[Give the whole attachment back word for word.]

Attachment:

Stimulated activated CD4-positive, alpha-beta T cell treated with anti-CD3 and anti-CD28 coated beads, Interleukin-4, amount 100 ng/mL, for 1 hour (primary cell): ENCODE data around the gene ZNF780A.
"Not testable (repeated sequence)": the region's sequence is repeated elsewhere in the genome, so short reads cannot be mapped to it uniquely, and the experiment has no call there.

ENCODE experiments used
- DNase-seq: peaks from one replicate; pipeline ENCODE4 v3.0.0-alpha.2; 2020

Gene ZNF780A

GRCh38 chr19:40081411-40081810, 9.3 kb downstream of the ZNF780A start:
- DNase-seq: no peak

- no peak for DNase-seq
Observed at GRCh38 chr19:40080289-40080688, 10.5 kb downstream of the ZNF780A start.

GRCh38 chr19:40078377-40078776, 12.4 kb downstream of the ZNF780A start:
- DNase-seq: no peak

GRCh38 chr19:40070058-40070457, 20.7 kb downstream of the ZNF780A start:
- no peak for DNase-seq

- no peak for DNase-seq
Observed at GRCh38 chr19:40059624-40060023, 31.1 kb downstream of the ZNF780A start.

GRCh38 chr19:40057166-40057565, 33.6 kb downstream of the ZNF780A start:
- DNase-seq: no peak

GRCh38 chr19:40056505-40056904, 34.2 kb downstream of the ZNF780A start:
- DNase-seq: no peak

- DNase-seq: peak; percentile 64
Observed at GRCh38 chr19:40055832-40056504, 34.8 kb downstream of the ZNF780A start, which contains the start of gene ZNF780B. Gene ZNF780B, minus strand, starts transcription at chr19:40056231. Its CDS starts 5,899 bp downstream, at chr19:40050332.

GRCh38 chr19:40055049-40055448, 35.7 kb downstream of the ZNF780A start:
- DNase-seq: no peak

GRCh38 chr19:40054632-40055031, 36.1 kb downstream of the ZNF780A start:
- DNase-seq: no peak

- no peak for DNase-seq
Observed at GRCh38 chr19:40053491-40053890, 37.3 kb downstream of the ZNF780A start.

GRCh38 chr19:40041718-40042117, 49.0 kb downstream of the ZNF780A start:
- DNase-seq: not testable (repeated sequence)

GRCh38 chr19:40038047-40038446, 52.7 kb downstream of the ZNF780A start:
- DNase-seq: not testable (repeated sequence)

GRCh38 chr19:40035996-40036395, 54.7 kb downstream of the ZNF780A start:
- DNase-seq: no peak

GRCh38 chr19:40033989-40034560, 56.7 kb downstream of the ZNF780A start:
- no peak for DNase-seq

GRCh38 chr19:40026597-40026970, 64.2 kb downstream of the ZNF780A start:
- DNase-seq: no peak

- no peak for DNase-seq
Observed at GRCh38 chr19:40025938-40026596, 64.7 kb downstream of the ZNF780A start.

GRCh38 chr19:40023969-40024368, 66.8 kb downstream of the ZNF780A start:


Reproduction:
Stimulated activated CD4-positive, alpha-beta T cell treated with anti-CD3 and anti-CD28 coated beads, Interleukin-4, amount 100 ng/mL, for 1 hour (primary cell): ENCODE data around the gene ZNF780A.
"Not testable (repeated sequence)": the region's sequence is repeated elsewhere in the genome, so short reads cannot be mapped to it uniquely, and the experiment has no call there.

ENCODE experiments used
- DNase-seq: peaks from one replicate; pipeline ENCODE4 v3.0.0-alpha.2; 2020

Gene ZNF780A

GRCh38 chr19:40081411-40081810, 9.3 kb downstream of the ZNF780A start:
- DNase-seq: no peak

- no peak for DNase-seq
Observed at GRCh38 chr19:40080289-40080688, 10.5 kb downstream of the ZNF780A start.

GRCh38 chr19:40078377-40078776, 12.4 kb downstream of the ZNF780A start:
- DNase-seq: no peak

GRCh38 chr19:40070058-40070457, 20.7 kb downstream of the ZNF780A start:
- no peak for DNase-seq

- no peak for DNase-seq
Observed at GRCh38 chr19:40059624-40060023, 31.1 kb downstream of the ZNF780A start.

GRCh38 chr19:40057166-40057565, 33.6 kb downstream of the ZNF780A start:
- DNase-seq: no peak

GRCh38 chr19:40056505-40056904, 34.2 kb downstream of the ZNF780A start:
- DNase-seq: no peak

- DNase-seq: peak; percentile 64
Observed at GRCh38 chr19:40055832-40056504, 34.8 kb downstream of the ZNF780A start, which contains the start of gene ZNF780B. Gene ZNF780B, minus strand, starts transcription at chr19:40056231. Its CDS starts 5,899 bp downstream, at chr19:40050332.

GRCh38 chr19:40055049-40055448, 35.7 kb downstream of the ZNF780A start:
- DNase-seq: no peak

GRCh38 chr19:40054632-40055031, 36.1 kb downstream of the ZNF780A start:
- DNase-seq: no peak

- no peak for DNase-seq
Observed at GRCh38 chr19:40053491-40053890, 37.3 kb downstream of the ZNF780A start.

GRCh38 chr19:40041718-40042117, 49.0 kb downstream of the ZNF780A start:
- DNase-seq: not testable (repeated sequence)

GRCh38 chr19:40038047-40038446, 52.7 kb downstream of the ZNF780A start:
- DNase-seq: not testable (repeated sequence)

GRCh38 chr19:40035996-40036395, 54.7 kb downstream of the ZNF780A start:
- DNase-seq: no peak

GRCh38 chr19:40033989-40034560, 56.7 kb downstream of the ZNF780A start:
- no peak for DNase-seq

GRCh38 chr19:40026597-40026970, 64.2 kb downstream of the ZNF780A start:
- DNase-seq: no peak

- no peak for DNase-seq
Observed at GRCh38 chr19:40025938-40026596, 64.7 kb downstream of the ZNF780A start.

GRCh38 chr19:40023969-40024368, 66.8 kb downstream of the ZNF780A start: